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Online Citation Resources
Referen©ite is The University of Auckland's official academic referencing resource. Its main purpose is to encourage students to correctly reference the sources they use in written work.
ACS Style Guide Chapter 14: References
The chapter presents style conventions for citing references within a manuscript and for listing complete reference citations.
ACS Style Guide from the ACS database
The online style guide from the American Chemical Society. This guide is displayed in chapters. Click on the Table of Contents link and download each chapter.
Why Should I Cite My Resources?
This is a guide for citing resources using the American Psychological Association (APA) style of citation. Use APA to cite resources within the social sciences, education and business subjects. Please refer to your class syllabus or consult your professor to see if this is the correct citation style for your class.
Why Cite Resources?
- Citations allow readers to locate and further explore the sources you used to develop your thoughts and outcomes expressed in your paper. They are a measure of the depth and scope of your research.
- Citations are the method used to give credit to authors for their ideas and research.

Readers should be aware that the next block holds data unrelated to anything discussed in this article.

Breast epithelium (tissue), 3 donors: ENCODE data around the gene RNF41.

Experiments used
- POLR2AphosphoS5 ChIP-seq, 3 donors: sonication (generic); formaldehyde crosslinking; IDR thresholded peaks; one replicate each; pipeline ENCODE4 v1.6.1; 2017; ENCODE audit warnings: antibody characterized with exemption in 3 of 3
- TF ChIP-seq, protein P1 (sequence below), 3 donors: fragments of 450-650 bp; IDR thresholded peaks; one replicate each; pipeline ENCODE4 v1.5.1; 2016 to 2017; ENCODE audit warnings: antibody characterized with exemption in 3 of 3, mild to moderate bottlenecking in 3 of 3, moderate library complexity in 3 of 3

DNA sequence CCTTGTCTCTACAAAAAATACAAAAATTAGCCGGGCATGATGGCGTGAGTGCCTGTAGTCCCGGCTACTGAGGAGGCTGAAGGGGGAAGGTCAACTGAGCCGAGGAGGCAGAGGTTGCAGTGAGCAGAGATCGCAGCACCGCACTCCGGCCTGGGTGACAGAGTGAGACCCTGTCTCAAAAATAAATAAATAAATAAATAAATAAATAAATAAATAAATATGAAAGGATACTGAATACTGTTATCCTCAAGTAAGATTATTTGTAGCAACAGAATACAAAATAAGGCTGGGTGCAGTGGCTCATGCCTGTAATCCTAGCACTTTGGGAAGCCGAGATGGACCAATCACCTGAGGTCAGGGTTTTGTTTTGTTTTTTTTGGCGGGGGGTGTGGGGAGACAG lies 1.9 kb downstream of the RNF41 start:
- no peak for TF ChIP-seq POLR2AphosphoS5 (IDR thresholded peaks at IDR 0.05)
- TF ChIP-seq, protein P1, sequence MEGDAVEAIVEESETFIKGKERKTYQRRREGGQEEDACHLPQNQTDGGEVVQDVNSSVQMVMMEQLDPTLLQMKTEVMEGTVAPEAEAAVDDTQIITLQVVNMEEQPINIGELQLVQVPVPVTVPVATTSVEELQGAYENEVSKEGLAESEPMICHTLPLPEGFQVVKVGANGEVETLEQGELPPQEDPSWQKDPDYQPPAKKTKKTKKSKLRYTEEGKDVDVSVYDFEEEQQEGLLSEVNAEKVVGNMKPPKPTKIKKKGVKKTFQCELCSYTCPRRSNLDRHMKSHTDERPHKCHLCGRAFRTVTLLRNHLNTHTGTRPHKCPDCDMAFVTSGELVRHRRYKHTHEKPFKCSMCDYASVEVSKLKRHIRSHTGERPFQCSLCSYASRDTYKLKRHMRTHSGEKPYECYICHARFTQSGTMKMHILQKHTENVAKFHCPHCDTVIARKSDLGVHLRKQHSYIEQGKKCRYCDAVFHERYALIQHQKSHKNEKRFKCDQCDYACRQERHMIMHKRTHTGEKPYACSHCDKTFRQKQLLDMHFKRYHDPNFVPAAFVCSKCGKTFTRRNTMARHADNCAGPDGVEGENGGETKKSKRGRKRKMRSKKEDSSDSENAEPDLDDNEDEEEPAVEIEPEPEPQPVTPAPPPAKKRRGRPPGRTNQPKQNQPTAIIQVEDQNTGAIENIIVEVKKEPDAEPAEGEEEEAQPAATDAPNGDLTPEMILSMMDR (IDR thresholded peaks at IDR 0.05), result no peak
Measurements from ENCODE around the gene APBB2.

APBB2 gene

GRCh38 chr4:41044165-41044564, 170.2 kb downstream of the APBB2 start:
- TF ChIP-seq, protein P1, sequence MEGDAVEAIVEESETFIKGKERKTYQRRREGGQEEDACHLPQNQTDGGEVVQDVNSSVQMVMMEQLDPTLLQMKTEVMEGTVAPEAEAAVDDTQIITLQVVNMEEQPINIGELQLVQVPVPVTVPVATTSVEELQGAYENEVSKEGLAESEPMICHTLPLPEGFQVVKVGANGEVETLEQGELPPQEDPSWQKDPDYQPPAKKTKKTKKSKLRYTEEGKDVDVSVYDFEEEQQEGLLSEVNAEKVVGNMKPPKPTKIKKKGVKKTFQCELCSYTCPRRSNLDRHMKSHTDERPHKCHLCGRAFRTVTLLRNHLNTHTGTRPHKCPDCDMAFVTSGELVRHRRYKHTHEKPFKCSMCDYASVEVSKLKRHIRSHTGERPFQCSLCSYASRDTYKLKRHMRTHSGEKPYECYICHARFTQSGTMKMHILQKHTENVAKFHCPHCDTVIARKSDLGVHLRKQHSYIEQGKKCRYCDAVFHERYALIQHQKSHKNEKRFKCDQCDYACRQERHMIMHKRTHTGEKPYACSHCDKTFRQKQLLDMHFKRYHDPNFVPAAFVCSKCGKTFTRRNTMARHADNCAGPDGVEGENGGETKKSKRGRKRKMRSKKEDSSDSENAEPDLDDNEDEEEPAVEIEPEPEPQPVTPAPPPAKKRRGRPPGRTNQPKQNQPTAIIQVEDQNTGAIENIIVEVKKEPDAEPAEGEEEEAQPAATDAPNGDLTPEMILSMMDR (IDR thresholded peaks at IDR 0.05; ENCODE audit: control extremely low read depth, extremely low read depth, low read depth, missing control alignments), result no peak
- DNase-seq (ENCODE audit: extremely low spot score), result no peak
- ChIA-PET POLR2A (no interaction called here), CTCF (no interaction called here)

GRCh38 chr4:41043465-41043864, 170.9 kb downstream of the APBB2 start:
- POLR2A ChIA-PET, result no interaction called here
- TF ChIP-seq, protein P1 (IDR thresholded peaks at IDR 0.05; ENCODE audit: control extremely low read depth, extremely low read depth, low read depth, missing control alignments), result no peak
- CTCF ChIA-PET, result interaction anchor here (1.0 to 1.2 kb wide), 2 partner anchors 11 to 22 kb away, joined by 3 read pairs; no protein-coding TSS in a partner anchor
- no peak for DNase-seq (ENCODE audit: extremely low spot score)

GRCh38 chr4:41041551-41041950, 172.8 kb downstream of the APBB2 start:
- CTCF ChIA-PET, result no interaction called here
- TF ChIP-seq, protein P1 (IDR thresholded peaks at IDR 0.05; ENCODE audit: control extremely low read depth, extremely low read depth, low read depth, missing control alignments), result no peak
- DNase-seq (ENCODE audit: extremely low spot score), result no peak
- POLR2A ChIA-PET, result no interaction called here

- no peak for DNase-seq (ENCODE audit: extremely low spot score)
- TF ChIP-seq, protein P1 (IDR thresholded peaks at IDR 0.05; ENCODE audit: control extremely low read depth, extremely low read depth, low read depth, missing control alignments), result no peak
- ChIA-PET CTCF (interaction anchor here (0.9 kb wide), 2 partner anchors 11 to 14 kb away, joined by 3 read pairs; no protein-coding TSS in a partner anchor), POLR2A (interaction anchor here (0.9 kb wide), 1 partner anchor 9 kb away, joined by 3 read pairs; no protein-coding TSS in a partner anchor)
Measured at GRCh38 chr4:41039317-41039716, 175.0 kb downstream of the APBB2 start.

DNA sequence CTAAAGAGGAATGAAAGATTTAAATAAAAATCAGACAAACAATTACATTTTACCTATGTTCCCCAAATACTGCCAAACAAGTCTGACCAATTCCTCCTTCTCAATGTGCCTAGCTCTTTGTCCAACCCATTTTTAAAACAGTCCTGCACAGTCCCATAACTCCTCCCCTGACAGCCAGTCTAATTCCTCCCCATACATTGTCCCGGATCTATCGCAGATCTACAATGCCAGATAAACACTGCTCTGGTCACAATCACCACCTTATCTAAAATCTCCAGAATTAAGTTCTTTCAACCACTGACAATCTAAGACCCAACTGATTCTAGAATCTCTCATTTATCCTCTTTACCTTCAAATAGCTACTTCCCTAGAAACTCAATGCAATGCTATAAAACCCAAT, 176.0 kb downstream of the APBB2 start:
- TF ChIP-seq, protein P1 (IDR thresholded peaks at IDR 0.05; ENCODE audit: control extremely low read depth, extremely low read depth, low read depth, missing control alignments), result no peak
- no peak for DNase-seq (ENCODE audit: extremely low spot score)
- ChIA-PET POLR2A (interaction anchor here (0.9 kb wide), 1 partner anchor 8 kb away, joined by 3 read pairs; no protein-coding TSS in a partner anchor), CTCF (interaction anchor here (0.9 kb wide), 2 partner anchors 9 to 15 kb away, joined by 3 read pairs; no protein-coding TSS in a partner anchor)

- Citations provide the evidence for your arguments and establish your credibility by documenting that you have searched for and considered a number of resources during researching and writing of your paper.
- Citing enable you to have your own original ideas and outcomes standout from the other's research.
- Citing is standard practice in the world of academia.
What is a citation?
A citation is a way you inform the readers that certain materials in your paper came from another source. It also gives your readers the information necessary to find the source. Your citation should include the following elements in both your footnotes and bibliography.
- Title of work
- Place of publication
- Date published
- Page numbers where the material is located.
When do I need to cite?
You need to acknowledge whenever you borrow quotes or ideas. The following are when you need to cite:
- Whenever you use direct quotes.
- Whenever you paraphrase.
- Whenever you use an idea that someone else has already expressed.
- Whenever you make specific reference to the work of another.
- Whenever someone else's work has been critical in developing your own ideas.